[ keys ]
/ keɪs /


Nearby words

  1. cascading style sheet,
  2. cascara,
  3. cascara sagrada,
  4. cascarilla,
  5. casco bay,
  6. case bay,
  7. case card,
  8. case ending,
  9. case fatality rate,
  10. case glass


Origin of case

before 1150; Middle English ca(a)s < Anglo-French, Old French cas < Latin cāsus fall, accident, event, grammatical case (translation of Greek ptôsis), equivalent to cad(ere) to fall + -tus suffix of v. action; compare Old English cāsus grammatical case

Related formscase·less, adjectivecase·less·ly, adverb

Can be confusedencase in case

Synonym study

1. Case, instance, example, illustration suggest the existence or occurrence of a particular thing representative of its type. Case and instance are closely allied in meaning, as are example and illustration. Case is a general word, meaning a fact, occurrence, or situation typical of a class: a case of assault and battery. An instance is a concrete factual case which is adduced to explain a general idea: an instance of a brawl in which an assault occurred. An example is one typical case, usually from many similar ones, used to make clear or explain the working of a principle (what may be expected of any others of the group): This boy is an example of the effect of strict discipline. An illustration exemplifies a theory or principle similarly, except that the choice may be purely hypothetical: The work of Seeing Eye dogs is an illustration of what is thought to be intelligence in animals. Unabridged Based on the Random House Unabridged Dictionary, © Random House, Inc. 2019

British Dictionary definitions for in case


/ (keɪs) /


Word Origin for case

Old English casus (grammatical) case, associated also with Old French cas a happening; both from Latin cāsus, a befalling, occurrence, from cadere to fall


/ (keɪs) /


verb (tr)

to put into or cover with a caseto case the machinery
slang to inspect carefully (esp a place to be robbed)

Word Origin for case

C13: from Old French casse, from Latin capsa, from capere to take, hold

Collins English Dictionary - Complete & Unabridged 2012 Digital Edition © William Collins Sons & Co. Ltd. 1979, 1986 © HarperCollins Publishers 1998, 2000, 2003, 2005, 2006, 2007, 2009, 2012

Word Origin and History for in case
Online Etymology Dictionary, © 2010 Douglas Harper

Medicine definitions for in case


[ kās ]


An occurrence of a disease or disorder.

The American Heritage® Stedman's Medical Dictionary Copyright © 2002, 2001, 1995 by Houghton Mifflin Company. Published by Houghton Mifflin Company.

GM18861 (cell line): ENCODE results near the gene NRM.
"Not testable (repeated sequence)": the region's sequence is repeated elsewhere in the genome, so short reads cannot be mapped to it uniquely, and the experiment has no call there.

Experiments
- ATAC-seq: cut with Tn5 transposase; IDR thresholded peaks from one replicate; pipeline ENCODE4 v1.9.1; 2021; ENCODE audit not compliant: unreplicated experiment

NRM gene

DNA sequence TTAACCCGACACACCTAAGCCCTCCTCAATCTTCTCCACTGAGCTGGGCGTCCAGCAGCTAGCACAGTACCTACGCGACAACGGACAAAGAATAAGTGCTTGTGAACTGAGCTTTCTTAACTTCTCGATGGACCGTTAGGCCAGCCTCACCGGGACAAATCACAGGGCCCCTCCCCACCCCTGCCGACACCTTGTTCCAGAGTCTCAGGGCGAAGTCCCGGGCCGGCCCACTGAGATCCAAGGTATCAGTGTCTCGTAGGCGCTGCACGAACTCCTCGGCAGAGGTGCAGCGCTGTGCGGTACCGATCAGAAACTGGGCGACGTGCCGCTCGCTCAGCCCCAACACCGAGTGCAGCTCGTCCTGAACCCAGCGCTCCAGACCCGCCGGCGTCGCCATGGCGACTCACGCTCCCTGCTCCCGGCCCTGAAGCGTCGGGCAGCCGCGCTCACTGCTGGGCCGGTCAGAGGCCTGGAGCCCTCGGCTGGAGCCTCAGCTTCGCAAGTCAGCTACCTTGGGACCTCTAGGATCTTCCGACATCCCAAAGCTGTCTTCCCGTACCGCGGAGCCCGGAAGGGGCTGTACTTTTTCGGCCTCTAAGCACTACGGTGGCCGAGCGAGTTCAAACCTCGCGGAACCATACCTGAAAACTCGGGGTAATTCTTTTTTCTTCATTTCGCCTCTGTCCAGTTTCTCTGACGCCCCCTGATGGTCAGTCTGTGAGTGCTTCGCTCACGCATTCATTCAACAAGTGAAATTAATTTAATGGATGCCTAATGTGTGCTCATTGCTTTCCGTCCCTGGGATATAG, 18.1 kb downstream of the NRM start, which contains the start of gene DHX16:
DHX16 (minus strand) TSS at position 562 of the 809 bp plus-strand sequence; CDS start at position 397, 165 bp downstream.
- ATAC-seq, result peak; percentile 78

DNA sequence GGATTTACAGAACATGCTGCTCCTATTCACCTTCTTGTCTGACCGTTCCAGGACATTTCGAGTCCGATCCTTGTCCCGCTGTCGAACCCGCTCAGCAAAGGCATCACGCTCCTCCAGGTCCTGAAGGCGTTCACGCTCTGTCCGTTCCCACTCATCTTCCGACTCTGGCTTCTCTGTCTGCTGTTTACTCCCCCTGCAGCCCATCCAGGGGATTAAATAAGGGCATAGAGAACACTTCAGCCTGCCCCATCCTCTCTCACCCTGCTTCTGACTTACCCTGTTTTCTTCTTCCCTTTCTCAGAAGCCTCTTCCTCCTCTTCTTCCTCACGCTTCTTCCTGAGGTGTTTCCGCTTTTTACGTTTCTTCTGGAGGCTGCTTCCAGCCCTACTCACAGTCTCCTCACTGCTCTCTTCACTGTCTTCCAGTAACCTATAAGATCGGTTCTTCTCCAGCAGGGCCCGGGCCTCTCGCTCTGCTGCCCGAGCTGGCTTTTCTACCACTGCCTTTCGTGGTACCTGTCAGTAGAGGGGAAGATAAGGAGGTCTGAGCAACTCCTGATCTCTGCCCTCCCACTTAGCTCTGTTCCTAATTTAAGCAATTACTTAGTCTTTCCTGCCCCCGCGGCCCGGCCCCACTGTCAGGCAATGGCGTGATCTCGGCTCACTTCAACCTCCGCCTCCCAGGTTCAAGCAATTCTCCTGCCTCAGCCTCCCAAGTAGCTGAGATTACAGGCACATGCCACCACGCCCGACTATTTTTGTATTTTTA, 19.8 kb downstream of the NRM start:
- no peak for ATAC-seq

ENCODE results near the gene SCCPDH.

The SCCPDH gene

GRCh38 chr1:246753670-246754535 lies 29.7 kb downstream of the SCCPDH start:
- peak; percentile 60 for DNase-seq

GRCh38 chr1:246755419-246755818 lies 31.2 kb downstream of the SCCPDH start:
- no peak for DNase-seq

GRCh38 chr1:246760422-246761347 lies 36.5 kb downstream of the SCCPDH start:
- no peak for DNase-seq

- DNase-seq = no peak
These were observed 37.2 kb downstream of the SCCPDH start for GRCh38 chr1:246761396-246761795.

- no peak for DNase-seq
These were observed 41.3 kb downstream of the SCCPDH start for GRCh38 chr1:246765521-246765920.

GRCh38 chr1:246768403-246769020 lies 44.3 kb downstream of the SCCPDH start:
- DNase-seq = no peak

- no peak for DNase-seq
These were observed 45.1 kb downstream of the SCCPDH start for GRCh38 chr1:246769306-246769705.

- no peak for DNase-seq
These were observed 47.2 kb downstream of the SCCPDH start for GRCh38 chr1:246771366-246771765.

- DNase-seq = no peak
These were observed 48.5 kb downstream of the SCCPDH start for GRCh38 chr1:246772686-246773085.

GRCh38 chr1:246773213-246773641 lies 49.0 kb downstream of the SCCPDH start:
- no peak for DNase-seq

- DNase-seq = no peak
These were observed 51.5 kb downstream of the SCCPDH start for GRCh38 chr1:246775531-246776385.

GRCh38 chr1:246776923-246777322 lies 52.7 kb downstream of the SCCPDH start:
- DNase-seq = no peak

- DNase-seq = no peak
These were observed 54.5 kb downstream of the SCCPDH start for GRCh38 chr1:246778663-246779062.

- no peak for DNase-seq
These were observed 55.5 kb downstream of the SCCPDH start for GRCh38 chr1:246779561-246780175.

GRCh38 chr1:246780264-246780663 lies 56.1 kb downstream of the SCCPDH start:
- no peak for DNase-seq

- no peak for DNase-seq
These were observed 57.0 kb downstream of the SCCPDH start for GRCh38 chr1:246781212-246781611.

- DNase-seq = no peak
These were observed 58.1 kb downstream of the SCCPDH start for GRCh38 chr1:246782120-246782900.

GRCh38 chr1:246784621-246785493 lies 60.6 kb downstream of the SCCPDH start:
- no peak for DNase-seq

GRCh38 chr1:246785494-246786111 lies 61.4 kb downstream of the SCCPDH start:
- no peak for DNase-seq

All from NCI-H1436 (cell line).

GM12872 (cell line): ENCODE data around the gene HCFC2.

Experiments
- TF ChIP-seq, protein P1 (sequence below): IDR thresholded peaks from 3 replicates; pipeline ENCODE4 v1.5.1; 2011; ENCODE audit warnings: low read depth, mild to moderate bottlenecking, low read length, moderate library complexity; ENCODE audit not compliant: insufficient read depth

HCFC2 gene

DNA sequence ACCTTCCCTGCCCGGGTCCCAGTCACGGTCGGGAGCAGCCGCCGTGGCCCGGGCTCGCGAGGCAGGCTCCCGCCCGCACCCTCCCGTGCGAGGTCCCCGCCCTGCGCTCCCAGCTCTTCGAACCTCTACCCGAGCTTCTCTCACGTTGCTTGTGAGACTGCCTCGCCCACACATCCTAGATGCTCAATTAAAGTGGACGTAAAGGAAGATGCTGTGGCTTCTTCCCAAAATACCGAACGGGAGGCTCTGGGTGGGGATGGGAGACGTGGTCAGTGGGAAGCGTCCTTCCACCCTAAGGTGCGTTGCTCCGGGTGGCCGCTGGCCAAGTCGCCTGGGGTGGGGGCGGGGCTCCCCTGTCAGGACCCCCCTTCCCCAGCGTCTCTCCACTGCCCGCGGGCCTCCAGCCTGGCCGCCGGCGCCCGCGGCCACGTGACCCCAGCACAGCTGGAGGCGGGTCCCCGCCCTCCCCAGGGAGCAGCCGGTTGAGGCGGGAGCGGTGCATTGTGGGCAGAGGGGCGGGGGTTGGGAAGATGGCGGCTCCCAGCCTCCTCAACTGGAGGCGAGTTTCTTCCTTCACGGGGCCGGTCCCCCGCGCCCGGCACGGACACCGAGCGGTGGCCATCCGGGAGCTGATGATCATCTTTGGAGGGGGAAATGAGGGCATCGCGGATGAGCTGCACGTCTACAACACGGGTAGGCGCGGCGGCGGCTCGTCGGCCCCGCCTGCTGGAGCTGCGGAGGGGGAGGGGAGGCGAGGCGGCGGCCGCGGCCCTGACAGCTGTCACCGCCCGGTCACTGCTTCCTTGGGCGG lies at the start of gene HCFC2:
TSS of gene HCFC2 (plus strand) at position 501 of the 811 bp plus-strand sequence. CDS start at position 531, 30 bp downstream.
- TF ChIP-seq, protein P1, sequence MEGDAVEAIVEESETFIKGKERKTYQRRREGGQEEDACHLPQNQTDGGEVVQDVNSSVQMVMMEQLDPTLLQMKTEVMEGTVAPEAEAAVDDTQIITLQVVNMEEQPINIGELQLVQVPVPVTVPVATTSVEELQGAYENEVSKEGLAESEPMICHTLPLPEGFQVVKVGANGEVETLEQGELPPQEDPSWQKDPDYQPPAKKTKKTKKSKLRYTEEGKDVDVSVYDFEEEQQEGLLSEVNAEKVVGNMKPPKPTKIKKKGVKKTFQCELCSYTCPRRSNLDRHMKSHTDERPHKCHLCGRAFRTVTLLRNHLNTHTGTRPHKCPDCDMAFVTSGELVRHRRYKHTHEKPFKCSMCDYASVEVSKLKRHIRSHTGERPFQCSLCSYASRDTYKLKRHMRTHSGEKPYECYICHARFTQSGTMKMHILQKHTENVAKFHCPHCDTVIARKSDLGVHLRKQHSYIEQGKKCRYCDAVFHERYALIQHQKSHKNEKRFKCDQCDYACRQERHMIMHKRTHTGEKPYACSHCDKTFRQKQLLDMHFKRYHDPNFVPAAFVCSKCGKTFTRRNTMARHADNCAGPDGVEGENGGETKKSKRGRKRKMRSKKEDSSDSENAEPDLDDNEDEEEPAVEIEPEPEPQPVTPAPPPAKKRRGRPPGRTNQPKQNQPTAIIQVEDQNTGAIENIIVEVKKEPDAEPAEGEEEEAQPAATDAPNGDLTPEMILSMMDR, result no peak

Culture definitions for in case


A grammatical category indicating whether nouns and pronouns are functioning as the subject of a sentence (nominative case) or the object of a sentence (objective case), or are indicating possession (possessive case). He is in the nominative case, him is in the objective case, and his is in the possessive case. In a language such as English, nouns do not change their form in the nominative or objective case. Only pronouns do. Thus, ball stays the same in both “the ball is thrown,” where it is the subject, and in “Harry threw the ball,” where it is the object.

The New Dictionary of Cultural Literacy, Third Edition Copyright © 2005 by Houghton Mifflin Harcourt Publishing Company. Published by Houghton Mifflin Harcourt Publishing Company. All rights reserved.

Idioms and Phrases with in case

in case


Also, just in case. If it should happen that. For example, In case he doesn't show up, we have a backup speaker. The variant also is used without a following clause to mean simply “as a precaution,” as in I took an umbrella just in case. [c. 1400]


in case of; in the event of. If there should happen to be. For example, Here is a number to call in case of an emergency, or In the event of a power failure, we'll have to shift our plans. Similarly, in that case means “if that should happen,” as in You're alone in the store? In that case I'll bring your lunch. The first usage dates from the early 1700s, the second (with event) from about 1600, and the third from the mid-1800s. Also see in any case; in no case; in the case of.


In addition to the idiom beginning with case

  • case in point

also see:

  • basket case
  • get down to brass tacks (cases)
  • have a case on
  • in any case
  • in case of
  • in no case
  • in the case of
  • just in case
  • make a federal case
  • off someone's back (case)
  • open and shut case
The American Heritage® Idioms Dictionary Copyright © 2002, 2001, 1995 by Houghton Mifflin Harcourt Publishing Company. Published by Houghton Mifflin Harcourt Publishing Company.